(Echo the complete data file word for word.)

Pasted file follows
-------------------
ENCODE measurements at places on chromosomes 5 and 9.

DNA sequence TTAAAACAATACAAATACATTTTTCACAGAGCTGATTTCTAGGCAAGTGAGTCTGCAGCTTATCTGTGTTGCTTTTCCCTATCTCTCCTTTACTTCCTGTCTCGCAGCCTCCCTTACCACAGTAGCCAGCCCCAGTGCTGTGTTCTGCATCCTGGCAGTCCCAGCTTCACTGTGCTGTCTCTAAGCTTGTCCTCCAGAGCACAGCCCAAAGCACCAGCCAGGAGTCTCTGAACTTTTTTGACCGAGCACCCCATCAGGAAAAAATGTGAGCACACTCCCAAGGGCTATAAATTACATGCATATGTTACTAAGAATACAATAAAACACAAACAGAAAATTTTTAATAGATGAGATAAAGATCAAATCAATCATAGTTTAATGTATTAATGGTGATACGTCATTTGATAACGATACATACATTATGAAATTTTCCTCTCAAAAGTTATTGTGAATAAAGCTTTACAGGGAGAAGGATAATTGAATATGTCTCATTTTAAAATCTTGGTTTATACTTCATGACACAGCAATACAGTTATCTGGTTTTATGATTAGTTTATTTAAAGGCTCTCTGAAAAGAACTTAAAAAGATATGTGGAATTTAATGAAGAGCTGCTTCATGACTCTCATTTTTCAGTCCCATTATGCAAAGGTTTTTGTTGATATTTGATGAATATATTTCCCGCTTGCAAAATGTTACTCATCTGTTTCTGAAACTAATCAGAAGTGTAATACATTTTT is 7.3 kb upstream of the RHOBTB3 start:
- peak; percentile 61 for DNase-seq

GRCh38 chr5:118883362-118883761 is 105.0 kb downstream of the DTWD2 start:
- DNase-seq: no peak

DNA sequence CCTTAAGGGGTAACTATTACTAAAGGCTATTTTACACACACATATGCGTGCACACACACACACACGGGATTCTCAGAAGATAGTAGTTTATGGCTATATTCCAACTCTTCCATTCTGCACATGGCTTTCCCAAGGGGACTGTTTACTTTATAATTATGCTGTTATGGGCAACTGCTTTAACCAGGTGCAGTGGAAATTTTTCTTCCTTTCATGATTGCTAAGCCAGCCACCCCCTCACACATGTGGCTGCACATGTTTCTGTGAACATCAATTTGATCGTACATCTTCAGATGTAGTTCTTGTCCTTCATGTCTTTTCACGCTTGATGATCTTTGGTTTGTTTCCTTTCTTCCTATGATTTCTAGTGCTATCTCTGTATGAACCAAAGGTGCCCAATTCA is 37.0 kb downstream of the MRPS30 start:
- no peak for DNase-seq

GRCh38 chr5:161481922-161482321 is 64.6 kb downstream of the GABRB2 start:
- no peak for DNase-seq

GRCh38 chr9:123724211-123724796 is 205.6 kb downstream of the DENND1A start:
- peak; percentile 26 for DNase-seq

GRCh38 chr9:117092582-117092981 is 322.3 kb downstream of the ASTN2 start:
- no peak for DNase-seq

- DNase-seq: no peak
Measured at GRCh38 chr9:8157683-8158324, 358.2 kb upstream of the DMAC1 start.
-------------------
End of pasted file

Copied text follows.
ENCODE measurements at places on chromosomes 5 and 9.

DNA sequence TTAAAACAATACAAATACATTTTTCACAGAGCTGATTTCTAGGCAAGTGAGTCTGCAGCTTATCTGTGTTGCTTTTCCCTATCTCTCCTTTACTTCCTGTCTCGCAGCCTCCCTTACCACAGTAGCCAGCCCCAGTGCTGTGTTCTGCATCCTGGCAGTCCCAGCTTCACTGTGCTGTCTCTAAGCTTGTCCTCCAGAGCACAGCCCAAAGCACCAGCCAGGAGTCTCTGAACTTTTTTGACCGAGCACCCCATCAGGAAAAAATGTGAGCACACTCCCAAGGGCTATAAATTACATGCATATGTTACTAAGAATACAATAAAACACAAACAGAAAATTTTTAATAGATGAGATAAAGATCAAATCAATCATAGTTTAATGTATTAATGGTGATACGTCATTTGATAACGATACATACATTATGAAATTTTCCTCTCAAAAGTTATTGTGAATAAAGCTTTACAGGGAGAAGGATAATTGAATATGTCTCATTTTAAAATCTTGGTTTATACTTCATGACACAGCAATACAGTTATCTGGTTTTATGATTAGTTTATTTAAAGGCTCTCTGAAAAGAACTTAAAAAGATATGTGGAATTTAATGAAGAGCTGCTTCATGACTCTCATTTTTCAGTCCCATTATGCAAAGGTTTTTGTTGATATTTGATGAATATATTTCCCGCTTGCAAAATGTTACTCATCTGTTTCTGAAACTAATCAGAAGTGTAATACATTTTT is 7.3 kb upstream of the RHOBTB3 start:
- peak; percentile 61 for DNase-seq

GRCh38 chr5:118883362-118883761 is 105.0 kb downstream of the DTWD2 start:
- DNase-seq: no peak

DNA sequence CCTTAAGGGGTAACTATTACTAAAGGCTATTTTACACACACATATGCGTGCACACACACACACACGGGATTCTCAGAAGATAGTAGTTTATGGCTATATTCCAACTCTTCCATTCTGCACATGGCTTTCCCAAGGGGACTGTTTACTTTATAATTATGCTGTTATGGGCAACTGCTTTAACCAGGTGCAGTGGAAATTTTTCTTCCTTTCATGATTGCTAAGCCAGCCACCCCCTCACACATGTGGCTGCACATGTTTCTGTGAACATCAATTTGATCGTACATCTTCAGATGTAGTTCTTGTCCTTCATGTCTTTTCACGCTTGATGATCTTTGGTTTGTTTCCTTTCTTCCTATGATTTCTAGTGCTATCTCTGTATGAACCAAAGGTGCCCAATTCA is 37.0 kb downstream of the MRPS30 start:
- no peak for DNase-seq

GRCh38 chr5:161481922-161482321 is 64.6 kb downstream of the GABRB2 start:
- no peak for DNase-seq

GRCh38 chr9:123724211-123724796 is 205.6 kb downstream of the DENND1A start:
- peak; percentile 26 for DNase-seq

GRCh38 chr9:117092582-117092981 is 322.3 kb downstream of the ASTN2 start:
- no peak for DNase-seq

- DNase-seq: no peak
Measured at GRCh38 chr9:8157683-8158324, 358.2 kb upstream of the DMAC1 start.